Chemistry » Chemistry and the Real World » Chemical Phenomena in the Real World

Indoor Pollution: CO and CO2

Learning Objective

  • Recall how and why carbon monoxide poisoning occurs and why it can be fatal.

Key Points

  • Combustion reactions can produce both carbon monoxide and carbon dioxide, depending on the availability of oxygen.
  • Inhaled carbon monoxide competes with oxygen to bind to hemoglobin, resulting in oxygen deprivation to the organs, which can lead to death.
  • Carbon dioxide is the product of human metabolic activity and is more benign than carbon monoxide; it has few negative health effects.
  • Carbon monoxide poisoning can be prevented by installing carbon monoxide detectors that can detect unsafe levels of the toxic gas.


  • hemoglobin: the protein in red blood cells that transports oxygen from the lungs to the rest of the body; carbon monoxide can bind to it instead of oxygen

Carbon Monoxide v. Carbon Dioxide

Carbon monoxide (CO) and carbon dioxide (CO2) are both colorless, odorless gases.

Carbon monoxide: The space-filling model of carbon monoxide.

Carbon monoxide: The space-filling model of carbon monoxide.

Carbon dioxide: The space-filling model of carbon monoxide.

Carbon dioxide: The space-filling model of carbon monoxide.

Sources of Carbon Dioxide and Carbon Monoxide

Carbon dioxide and carbon monoxide are the products of combustion reactions, such as the burning of coal, wood, and natural gas, or the use of modern combustion engines (most frequently used in cars). When a hydrocarbon is burned in air, it produces carbon dioxide and water vapor. Carbon monoxide is often the product of incomplete combustion reactions. In the presence of adequate oxygen, combustion reactions will usually produce carbon dioxide. Most carbon dioxide found indoors is a result of human activity and exhalation. Carbon dioxide is also produced during cellular respiration, when humans turn glucose and oxygen into energy, water, and carbon dioxide.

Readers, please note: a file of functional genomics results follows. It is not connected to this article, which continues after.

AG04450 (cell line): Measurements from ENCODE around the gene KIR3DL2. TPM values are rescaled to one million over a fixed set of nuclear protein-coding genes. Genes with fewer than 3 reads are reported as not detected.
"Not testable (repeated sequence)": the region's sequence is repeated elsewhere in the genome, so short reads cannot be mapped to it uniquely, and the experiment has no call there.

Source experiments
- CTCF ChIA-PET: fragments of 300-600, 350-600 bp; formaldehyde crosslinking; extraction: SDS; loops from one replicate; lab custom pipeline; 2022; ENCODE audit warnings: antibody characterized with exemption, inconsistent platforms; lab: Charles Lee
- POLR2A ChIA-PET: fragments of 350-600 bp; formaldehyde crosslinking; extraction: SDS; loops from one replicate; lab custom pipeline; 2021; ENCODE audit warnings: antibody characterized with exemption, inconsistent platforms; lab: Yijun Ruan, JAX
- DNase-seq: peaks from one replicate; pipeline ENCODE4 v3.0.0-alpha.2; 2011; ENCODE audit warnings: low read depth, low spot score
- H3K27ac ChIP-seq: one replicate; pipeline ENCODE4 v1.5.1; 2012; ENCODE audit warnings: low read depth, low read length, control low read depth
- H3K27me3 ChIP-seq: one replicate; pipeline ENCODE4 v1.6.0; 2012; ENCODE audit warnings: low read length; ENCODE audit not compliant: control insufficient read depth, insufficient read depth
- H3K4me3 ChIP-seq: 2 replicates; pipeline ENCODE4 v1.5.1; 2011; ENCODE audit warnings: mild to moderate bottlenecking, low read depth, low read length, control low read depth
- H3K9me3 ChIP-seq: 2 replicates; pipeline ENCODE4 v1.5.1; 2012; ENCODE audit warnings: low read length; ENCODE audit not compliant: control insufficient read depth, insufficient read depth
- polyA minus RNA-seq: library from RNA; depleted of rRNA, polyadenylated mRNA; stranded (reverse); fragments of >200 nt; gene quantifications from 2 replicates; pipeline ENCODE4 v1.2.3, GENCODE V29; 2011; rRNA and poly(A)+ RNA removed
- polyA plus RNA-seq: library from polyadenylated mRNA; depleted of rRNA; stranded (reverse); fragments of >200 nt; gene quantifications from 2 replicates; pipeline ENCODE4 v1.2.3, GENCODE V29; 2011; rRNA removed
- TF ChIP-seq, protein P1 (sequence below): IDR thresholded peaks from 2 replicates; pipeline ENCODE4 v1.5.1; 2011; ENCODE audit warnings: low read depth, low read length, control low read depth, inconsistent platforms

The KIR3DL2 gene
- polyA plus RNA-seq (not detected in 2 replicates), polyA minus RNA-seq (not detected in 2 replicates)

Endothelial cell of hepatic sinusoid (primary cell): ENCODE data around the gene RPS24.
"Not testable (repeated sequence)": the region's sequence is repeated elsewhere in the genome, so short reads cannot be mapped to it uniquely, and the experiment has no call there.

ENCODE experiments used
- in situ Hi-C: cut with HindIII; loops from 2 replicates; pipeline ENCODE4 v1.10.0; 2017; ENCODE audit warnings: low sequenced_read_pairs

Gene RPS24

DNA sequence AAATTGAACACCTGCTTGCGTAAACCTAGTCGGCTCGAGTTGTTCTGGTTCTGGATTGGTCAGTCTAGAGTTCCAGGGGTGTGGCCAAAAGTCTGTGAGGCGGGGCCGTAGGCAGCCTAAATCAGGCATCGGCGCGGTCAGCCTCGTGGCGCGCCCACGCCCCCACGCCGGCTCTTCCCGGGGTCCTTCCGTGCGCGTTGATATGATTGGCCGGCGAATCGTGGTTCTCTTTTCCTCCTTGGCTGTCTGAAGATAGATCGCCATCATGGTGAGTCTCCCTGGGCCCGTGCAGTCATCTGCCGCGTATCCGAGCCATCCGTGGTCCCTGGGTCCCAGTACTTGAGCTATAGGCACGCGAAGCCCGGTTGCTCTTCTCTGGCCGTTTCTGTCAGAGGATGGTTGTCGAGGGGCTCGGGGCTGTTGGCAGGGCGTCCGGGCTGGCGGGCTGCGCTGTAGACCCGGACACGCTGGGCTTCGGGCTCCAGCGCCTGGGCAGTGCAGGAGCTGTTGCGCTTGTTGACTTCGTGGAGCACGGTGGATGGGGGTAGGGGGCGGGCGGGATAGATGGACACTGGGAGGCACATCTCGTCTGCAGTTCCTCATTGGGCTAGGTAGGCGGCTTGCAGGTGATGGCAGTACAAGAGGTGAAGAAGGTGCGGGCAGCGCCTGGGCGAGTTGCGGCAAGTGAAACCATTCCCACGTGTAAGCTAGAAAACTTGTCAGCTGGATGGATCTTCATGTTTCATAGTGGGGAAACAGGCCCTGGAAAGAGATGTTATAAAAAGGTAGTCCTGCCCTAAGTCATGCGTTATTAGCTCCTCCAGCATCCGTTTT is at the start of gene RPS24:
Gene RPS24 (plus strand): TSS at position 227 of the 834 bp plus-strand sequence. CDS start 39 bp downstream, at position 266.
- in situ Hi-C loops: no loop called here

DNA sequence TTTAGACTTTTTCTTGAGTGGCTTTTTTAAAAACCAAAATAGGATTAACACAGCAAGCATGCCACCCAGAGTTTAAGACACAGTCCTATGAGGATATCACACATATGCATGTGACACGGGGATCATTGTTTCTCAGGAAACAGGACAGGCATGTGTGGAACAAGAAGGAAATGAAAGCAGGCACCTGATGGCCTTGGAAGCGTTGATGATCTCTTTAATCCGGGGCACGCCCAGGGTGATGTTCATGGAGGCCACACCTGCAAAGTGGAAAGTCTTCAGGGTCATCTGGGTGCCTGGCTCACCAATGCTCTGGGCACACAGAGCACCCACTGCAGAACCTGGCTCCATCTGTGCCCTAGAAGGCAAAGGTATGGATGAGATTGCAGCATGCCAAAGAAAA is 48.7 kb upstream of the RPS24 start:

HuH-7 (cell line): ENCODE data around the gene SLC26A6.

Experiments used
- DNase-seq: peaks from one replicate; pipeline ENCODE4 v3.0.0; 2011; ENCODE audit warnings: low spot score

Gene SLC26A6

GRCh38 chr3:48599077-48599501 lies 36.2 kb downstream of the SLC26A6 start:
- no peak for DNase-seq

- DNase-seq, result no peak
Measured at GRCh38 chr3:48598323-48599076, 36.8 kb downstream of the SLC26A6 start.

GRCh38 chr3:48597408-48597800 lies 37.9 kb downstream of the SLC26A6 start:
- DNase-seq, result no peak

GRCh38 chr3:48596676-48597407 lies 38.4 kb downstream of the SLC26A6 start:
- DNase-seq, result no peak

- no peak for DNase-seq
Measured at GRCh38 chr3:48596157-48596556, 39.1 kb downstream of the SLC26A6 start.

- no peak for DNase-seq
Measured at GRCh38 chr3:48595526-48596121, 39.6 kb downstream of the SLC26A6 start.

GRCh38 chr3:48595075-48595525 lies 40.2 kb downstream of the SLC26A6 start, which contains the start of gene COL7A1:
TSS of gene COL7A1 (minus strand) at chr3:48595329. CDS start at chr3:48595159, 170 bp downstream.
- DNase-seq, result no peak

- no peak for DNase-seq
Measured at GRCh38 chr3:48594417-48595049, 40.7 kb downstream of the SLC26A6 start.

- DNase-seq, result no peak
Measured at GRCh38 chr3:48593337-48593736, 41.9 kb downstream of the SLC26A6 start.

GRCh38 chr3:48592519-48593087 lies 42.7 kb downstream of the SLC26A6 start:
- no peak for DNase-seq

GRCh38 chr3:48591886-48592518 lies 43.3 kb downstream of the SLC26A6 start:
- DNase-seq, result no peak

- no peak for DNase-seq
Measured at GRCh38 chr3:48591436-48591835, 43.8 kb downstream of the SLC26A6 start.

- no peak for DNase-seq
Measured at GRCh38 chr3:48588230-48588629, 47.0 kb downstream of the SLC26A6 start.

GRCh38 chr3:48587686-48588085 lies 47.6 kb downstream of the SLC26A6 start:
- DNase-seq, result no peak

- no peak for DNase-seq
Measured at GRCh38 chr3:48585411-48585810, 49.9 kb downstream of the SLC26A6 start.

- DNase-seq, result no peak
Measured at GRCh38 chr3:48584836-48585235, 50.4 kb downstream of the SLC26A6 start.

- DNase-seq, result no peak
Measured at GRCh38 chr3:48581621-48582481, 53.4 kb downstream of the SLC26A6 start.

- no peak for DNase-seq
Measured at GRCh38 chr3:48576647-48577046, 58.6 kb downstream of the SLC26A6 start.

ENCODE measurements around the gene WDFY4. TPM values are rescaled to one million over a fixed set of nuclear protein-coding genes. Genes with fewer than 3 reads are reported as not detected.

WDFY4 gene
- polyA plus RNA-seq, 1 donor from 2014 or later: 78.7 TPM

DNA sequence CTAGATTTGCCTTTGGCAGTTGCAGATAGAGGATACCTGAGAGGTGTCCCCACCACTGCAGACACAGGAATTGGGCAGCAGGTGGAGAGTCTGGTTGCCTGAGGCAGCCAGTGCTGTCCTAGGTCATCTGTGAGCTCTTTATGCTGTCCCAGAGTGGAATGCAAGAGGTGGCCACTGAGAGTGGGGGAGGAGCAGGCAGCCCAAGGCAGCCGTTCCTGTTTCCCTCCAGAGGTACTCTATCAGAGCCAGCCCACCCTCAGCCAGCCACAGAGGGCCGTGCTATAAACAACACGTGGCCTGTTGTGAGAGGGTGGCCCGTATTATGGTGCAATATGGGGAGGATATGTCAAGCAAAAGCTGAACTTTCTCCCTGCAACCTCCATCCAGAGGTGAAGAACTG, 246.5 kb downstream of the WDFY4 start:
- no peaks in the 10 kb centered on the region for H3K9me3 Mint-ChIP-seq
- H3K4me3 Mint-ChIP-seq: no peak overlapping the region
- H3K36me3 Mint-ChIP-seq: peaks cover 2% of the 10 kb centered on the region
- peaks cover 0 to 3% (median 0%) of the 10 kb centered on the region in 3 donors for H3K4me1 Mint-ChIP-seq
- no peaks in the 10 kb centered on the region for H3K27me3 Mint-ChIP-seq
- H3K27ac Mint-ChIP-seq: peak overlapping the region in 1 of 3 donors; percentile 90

Health Effects

Carbon monoxide is highly toxic. In a number of countries, carbon monoxide is a major source of air poisoning. Carbon monoxide molecules compete with oxygen to bind to hemoglobin; as a result, not enough oxygen can bind to the hemoglobin. Furthermore, carbon monoxide molecules will not detach from hemoglobin, leaving them bound to the protein for long periods of time. When oxygen can no longer circulate in the bloodstream (because most or all of the body’s hemoglobin are bound to carbon monoxide), nausea and faintness result, followed by organ failure and potentially death.

Carbon dioxide has few negative health effects relative to carbon monoxide; it has been linked to drowsiness in crowded buildings and is thought to impede education in overcrowded schools.


Carbon monoxide is particularly dangerous because it is odorless; carbon monoxide sensors can be used to alert inhabitants to rising levels of this toxic gas, however. Bans on indoor smoking are also resulting in lower indoor levels of carbon monoxide. Proper air circulation is important to prevent the accumulation of this harmful gas. Ensuring the correct installation and ventilation of heaters, furnaces, and chimneys can also prevent the buildup of carbon monoxide. Older cars can also produce carbon monoxide. Leaving a car running in a closed garage can result in potentially lethal levels of carbon monoxide; more recently-built cars do not produce dangerous levels of carbon monoxide, however, even when in an inclosed space.

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